sunny 34 °C

We spent a couple of days in Kratie close to the northern Cambodia border.
The sunsets there are some of the most beautiful we have seen.


The town itself is very quiet,
everybody you meet wants to take you to see the Irrawaddy Dolphins.
They are very rare and apparently very shy so you won't see much of them??

We decided to head to Laos a day early so we booked a package trip across the border to Don Dhet (3rd Dec).
The crossing itself was uneventful apart from being held hostage at a crappy "restaurant" in Stung Treng (near Camb border) for FOUR HOURS.
We are sure that it was so we would but their food and change our money there (for a pathetic exchange rate).
No we are not just being paranoid - everyone on the trip agreed!

Once we paid our bribes and crossed the border the trip to Don Dhet was really chilled and really beautiful.
Aside from when the mini bus driver ran over a chickens head (yuk) (He didn't even stop).

It took a short boat ride to the actual island, which is in the four thousand islands.
Then there we were for the most chilled out few days of our lives.
We even lost a night (6 not 5)!!!


Posted by GavandJen 02:19 Tagged backpacking Comments (0)

Bokor Hill Station - Kampot

Muddy feet

all seasons in one day

Kampot is a beautiful chilled out river side town.

One of the main tourist attractions has been Bokor Hill station.
The station is on Bokor mountain (funnily enough).
It is basically a ghost town which hasn't been inhabited since the 70's.
At the moment they are building a new road up the side of the mountain with plans to redevelop the station.

There is an old palace there - the former weekend pad of King Sihanouk.
There is a once plush, now ruined hotel and Casino
(Soon to be renovated back to 5 star luxury in 1920's style).

There is also a church and a water tower that really does look like a UFO.

The trip involves a short drive up to the ranger station at the foot of the mountain.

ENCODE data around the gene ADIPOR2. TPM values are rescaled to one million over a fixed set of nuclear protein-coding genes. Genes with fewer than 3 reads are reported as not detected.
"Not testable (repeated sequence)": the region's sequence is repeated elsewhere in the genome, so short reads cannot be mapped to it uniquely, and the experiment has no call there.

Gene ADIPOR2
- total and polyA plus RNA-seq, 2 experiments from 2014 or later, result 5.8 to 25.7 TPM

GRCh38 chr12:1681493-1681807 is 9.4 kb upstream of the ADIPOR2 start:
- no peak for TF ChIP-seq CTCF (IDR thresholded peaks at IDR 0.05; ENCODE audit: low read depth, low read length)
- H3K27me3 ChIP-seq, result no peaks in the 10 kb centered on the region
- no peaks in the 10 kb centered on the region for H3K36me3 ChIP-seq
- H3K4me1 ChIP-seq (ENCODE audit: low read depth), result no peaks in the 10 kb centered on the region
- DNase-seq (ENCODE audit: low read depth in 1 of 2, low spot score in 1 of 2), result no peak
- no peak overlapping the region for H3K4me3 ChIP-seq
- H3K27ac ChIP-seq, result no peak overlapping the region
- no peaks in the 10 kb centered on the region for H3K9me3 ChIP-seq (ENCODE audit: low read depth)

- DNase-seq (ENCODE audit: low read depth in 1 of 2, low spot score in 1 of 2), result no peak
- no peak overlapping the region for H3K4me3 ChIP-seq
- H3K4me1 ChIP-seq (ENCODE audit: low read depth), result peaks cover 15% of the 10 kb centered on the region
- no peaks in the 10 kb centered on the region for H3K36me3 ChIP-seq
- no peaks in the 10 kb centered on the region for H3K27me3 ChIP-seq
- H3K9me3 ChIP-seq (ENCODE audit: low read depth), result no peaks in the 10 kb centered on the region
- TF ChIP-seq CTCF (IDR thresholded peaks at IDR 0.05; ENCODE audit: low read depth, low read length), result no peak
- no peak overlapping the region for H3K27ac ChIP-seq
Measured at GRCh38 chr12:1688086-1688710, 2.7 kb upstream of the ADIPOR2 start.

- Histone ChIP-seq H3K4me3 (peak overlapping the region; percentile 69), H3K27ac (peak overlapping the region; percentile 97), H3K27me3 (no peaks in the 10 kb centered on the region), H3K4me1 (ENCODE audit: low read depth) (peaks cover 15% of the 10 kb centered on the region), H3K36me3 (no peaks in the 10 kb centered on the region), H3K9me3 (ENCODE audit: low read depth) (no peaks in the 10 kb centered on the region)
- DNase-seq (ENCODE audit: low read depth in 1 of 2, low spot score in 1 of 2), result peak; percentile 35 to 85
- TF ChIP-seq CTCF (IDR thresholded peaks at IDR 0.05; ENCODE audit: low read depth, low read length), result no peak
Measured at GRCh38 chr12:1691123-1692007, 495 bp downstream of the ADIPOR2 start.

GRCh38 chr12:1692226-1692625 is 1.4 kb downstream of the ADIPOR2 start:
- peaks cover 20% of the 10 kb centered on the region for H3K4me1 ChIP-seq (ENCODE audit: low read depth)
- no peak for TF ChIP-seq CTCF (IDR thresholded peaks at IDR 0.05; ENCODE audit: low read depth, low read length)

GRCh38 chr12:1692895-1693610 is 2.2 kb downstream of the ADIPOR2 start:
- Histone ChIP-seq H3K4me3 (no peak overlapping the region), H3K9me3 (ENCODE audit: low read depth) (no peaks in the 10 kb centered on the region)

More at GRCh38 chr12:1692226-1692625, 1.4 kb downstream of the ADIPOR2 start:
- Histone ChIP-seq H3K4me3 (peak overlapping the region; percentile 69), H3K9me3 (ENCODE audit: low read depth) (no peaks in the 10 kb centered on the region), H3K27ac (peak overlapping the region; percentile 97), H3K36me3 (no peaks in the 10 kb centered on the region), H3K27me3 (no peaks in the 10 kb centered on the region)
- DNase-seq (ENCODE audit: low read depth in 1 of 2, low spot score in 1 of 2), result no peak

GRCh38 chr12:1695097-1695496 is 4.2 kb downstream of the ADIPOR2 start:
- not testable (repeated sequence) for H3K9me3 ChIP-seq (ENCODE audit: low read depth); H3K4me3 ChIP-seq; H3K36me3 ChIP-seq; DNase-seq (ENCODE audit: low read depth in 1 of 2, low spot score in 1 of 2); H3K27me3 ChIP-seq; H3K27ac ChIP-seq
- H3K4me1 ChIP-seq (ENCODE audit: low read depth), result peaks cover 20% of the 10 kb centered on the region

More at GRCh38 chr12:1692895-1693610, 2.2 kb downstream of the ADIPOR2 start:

Then the ranger takes you half way up and you trek for an hour before reaching the 'black palace'.

Me being me, I was totally unprepared for the trek (the tour tout said - "its a little steep, mostly flat").
After a fourty minute trek (read stumble for Jen) through 'dense', rugged, rocky and STEEP jungle.

We emerged onto the new road and I walked straight into freshly churned up, calf deep orange mud.
Cursing like a trooper (maybe our guide still hasn't recovered from my language) I took another step into an even deeper bit. Gav had to pull me out (he cursed a fair bit too) (and he washed my sandals for me).

The rest of the hike involved me slipping around on my squishy muddied tevas while we got further and further behind the rest of the group (no they didn't wait!)
Typing this four days later my toe nails are still orange!

It was so worth it tho. The deserted town is completely unique (we think).
The whole place is covered in furry flouro orange litchen.
(I hope thats not whats growing on my toe nails.)
The place really is super spooky.
This feeling of eerieness is added to by the knowledge that the holes in some of the buildings are from bullets where the Vienamese and Khmer Rouge had a shoot out.

The owner of our guest house told us that they used to have raves up here, until two body guards fell out and it ended nasty.

Part of the trip was to a waterfall (called Popokivil) which was sadly blighted by foamy stuff.
This didn't put me off washing my feet here tho!!!!

Posted by GavandJen 05:22 Archived in Cambodia Tagged tourist_sites Comments (0)

Bon om Tuk

Cambodian water festival - Boat races!

We were in Siem Reap for Bon Om Tuk
- the water festival on the 11th - 13th Nov.

It is celebrated in a much bigger way in Phnom Pen when the capital quadruples in size.
The festival in Siem Reap we loads of fun never the less!

There are hundreds of boat races over the three days and each team has a 'base' which is a float decorated in carnival type scenes and colours.

The best bit for me was the river side food stalls (of course). Some were transient and we descovered Cambodian doughnuts, a bit like a toasted pitta bread but sweet with seasame seeds (sorry Alice) - Divine.

There was also baguettes filled with anything from noodles to lardy pork!

On the second night everybody sends a small decorated floating candle down the river, it looked really beautiful and Khmer children leapt in after some of them to give their family's or friends float a helping hand.

Posted by GavandJen 05:06 Archived in Cambodia Tagged boating Comments (0)